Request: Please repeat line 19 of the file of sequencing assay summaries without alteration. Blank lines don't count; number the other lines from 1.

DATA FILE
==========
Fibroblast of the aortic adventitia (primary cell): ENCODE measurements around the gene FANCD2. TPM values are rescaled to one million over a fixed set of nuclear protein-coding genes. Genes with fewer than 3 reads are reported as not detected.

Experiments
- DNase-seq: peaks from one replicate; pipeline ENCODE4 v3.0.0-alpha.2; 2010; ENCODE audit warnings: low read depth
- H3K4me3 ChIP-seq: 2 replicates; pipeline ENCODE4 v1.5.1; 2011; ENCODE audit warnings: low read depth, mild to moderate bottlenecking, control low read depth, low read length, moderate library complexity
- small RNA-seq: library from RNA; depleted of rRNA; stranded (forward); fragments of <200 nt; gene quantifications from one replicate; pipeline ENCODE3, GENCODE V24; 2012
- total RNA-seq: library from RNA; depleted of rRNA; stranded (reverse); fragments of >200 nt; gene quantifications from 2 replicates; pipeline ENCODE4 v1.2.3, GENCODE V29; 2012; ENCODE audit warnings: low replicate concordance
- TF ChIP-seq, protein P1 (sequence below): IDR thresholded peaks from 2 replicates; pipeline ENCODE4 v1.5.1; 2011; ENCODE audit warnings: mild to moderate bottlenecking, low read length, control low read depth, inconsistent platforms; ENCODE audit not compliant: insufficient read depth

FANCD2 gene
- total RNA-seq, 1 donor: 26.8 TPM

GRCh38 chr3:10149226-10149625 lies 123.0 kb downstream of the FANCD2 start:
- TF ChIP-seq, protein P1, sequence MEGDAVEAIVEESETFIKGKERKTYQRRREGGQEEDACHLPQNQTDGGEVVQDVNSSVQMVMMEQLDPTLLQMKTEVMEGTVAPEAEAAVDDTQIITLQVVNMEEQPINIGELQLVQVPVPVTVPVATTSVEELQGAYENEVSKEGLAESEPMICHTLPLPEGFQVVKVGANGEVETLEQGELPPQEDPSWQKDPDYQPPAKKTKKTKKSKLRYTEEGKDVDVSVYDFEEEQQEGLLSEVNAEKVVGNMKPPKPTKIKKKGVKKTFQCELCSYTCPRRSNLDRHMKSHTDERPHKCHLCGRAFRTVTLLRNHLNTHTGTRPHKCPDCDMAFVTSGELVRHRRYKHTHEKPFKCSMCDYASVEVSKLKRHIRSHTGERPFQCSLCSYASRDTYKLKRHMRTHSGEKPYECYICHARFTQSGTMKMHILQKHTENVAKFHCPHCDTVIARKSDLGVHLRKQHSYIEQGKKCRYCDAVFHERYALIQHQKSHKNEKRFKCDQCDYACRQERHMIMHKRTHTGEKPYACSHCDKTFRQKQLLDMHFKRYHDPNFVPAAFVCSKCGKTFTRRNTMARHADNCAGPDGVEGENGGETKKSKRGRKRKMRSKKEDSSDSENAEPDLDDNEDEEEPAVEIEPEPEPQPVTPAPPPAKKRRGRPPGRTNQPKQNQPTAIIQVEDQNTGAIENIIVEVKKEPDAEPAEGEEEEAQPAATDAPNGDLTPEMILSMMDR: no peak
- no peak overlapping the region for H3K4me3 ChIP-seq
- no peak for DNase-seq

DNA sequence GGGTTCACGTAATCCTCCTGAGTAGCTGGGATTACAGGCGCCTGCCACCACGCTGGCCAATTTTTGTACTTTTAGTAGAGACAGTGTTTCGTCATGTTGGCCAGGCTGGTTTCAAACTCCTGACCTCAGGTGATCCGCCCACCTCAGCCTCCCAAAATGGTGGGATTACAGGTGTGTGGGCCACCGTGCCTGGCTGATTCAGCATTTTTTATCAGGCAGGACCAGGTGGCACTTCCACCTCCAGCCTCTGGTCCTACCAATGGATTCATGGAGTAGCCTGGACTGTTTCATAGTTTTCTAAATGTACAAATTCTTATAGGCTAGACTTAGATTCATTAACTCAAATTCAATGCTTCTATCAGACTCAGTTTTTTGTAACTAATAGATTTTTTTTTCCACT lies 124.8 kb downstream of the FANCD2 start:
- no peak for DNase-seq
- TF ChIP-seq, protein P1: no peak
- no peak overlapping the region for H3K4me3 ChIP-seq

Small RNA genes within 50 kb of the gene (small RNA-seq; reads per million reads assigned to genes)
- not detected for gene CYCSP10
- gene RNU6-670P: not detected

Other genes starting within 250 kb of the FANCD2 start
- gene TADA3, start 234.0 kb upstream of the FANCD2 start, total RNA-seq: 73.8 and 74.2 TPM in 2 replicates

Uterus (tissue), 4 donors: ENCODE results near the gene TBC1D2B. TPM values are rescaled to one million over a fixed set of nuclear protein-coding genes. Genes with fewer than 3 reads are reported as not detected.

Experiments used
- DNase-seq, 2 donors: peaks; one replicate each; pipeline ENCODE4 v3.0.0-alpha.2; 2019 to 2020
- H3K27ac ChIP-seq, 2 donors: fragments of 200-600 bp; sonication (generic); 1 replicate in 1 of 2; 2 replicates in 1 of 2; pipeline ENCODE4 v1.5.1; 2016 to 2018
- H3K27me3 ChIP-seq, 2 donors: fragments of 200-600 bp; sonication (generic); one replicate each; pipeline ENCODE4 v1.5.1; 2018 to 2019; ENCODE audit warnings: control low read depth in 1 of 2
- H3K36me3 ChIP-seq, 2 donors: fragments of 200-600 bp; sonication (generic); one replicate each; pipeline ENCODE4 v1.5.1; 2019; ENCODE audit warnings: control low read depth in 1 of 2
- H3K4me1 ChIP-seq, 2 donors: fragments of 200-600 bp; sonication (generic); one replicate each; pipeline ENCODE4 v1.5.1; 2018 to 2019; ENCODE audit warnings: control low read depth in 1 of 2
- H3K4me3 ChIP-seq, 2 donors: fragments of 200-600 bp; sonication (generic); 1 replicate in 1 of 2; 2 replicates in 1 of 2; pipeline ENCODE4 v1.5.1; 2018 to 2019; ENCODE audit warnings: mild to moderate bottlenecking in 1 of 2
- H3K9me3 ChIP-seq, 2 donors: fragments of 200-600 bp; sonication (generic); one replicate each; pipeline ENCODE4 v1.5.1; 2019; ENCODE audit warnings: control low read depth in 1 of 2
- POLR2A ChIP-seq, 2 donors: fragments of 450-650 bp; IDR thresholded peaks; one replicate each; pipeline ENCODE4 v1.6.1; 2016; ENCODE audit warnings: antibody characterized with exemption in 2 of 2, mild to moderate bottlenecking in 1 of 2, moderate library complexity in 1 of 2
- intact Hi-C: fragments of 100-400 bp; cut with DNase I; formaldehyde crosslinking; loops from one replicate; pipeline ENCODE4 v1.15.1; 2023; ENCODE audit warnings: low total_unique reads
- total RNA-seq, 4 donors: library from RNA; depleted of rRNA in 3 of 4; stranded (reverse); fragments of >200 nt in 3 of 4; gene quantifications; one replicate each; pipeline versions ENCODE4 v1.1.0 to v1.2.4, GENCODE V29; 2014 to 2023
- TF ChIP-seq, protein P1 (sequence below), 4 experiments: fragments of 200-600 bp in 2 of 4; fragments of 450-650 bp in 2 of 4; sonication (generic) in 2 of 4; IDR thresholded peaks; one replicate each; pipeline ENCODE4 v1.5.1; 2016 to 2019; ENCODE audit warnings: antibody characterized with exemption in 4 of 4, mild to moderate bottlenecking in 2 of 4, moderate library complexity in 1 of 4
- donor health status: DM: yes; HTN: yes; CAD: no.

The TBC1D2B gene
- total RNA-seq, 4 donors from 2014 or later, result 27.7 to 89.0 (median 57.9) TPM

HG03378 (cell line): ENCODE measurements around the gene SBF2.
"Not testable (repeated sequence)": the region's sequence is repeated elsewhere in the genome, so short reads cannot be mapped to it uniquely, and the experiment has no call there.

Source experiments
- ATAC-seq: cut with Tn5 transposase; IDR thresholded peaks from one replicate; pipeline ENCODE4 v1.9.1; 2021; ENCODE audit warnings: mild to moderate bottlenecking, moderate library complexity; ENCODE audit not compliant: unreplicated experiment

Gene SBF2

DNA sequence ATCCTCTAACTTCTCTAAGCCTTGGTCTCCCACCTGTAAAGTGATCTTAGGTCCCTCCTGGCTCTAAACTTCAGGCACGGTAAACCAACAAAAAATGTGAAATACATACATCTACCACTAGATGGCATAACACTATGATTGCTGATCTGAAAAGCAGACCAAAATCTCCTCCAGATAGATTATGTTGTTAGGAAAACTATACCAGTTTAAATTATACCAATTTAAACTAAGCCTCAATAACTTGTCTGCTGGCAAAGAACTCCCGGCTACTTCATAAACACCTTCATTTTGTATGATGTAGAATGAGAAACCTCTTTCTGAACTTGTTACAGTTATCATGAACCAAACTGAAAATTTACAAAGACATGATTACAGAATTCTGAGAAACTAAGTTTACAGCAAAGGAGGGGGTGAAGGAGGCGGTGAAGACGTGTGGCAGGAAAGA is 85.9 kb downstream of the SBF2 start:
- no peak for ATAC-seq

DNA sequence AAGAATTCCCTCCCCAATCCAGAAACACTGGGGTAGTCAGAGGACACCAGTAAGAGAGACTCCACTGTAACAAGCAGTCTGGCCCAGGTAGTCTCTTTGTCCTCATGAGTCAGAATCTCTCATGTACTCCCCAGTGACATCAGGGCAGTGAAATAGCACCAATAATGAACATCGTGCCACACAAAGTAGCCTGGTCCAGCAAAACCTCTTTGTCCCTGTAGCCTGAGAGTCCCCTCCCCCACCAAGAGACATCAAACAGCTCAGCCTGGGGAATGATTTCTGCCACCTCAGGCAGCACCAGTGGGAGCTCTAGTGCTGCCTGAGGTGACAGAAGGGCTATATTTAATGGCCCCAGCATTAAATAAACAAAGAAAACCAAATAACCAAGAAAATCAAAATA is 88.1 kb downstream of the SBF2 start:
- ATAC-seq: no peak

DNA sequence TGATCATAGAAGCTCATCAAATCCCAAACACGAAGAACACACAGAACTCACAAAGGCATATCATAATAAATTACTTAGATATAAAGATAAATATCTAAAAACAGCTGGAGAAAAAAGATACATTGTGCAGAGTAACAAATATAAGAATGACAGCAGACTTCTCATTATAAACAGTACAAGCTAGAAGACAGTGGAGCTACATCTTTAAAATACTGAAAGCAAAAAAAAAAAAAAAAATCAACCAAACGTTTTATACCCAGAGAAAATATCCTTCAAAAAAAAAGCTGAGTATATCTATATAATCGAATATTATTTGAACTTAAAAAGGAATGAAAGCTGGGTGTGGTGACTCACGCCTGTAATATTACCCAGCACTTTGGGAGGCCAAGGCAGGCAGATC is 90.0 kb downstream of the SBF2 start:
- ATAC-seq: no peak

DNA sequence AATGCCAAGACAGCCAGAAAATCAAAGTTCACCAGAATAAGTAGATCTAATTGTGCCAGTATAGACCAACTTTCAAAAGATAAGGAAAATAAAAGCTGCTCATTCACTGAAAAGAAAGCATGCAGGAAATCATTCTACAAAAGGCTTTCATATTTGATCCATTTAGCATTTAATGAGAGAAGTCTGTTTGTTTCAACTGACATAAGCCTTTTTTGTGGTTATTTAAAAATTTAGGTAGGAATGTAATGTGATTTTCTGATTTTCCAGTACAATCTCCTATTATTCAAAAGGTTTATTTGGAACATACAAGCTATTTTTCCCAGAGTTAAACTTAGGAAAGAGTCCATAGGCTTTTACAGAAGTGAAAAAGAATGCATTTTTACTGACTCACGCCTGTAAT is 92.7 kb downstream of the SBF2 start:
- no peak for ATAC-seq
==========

- not detected for gene CYCSP10